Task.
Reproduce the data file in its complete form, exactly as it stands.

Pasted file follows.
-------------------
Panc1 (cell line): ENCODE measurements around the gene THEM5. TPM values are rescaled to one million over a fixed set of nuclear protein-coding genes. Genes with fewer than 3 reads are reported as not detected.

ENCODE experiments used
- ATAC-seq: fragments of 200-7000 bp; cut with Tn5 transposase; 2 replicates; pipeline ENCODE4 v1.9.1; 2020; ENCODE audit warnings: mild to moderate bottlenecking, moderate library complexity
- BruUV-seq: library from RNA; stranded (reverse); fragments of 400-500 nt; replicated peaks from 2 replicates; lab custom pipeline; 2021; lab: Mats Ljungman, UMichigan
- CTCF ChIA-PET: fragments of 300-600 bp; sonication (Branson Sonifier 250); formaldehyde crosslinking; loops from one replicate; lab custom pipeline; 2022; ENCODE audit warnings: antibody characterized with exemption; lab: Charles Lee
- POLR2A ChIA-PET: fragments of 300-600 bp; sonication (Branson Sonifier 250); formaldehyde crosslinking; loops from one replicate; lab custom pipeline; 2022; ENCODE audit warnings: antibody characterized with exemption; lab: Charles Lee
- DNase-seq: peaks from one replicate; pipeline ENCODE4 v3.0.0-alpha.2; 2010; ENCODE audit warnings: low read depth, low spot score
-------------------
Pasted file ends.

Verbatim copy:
Panc1 (cell line): ENCODE measurements around the gene THEM5. TPM values are rescaled to one million over a fixed set of nuclear protein-coding genes. Genes with fewer than 3 reads are reported as not detected.

ENCODE experiments used
- ATAC-seq: fragments of 200-7000 bp; cut with Tn5 transposase; 2 replicates; pipeline ENCODE4 v1.9.1; 2020; ENCODE audit warnings: mild to moderate bottlenecking, moderate library complexity
- BruUV-seq: library from RNA; stranded (reverse); fragments of 400-500 nt; replicated peaks from 2 replicates; lab custom pipeline; 2021; lab: Mats Ljungman, UMichigan
- CTCF ChIA-PET: fragments of 300-600 bp; sonication (Branson Sonifier 250); formaldehyde crosslinking; loops from one replicate; lab custom pipeline; 2022; ENCODE audit warnings: antibody characterized with exemption; lab: Charles Lee
- POLR2A ChIA-PET: fragments of 300-600 bp; sonication (Branson Sonifier 250); formaldehyde crosslinking; loops from one replicate; lab custom pipeline; 2022; ENCODE audit warnings: antibody characterized with exemption; lab: Charles Lee
- DNase-seq: peaks from one replicate; pipeline ENCODE4 v3.0.0-alpha.2; 2010; ENCODE audit warnings: low read depth, low spot score